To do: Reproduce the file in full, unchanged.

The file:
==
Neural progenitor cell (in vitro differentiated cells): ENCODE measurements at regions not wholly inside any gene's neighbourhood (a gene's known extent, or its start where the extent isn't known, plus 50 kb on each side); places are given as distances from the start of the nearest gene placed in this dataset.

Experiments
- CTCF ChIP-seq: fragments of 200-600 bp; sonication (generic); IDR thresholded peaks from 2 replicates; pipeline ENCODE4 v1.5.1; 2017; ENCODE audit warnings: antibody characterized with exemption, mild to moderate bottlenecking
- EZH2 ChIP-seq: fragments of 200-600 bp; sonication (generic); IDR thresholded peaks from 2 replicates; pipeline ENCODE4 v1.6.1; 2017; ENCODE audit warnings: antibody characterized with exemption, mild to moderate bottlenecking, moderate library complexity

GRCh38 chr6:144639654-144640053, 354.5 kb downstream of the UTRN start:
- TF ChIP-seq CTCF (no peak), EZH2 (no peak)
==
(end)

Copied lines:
Neural progenitor cell (in vitro differentiated cells): ENCODE measurements at regions not wholly inside any gene's neighbourhood (a gene's known extent, or its start where the extent isn't known, plus 50 kb on each side); places are given as distances from the start of the nearest gene placed in this dataset.

Experiments
- CTCF ChIP-seq: fragments of 200-600 bp; sonication (generic); IDR thresholded peaks from 2 replicates; pipeline ENCODE4 v1.5.1; 2017; ENCODE audit warnings: antibody characterized with exemption, mild to moderate bottlenecking
- EZH2 ChIP-seq: fragments of 200-600 bp; sonication (generic); IDR thresholded peaks from 2 replicates; pipeline ENCODE4 v1.6.1; 2017; ENCODE audit warnings: antibody characterized with exemption, mild to moderate bottlenecking, moderate library complexity

GRCh38 chr6:144639654-144640053, 354.5 kb downstream of the UTRN start:
- TF ChIP-seq CTCF (no peak), EZH2 (no peak)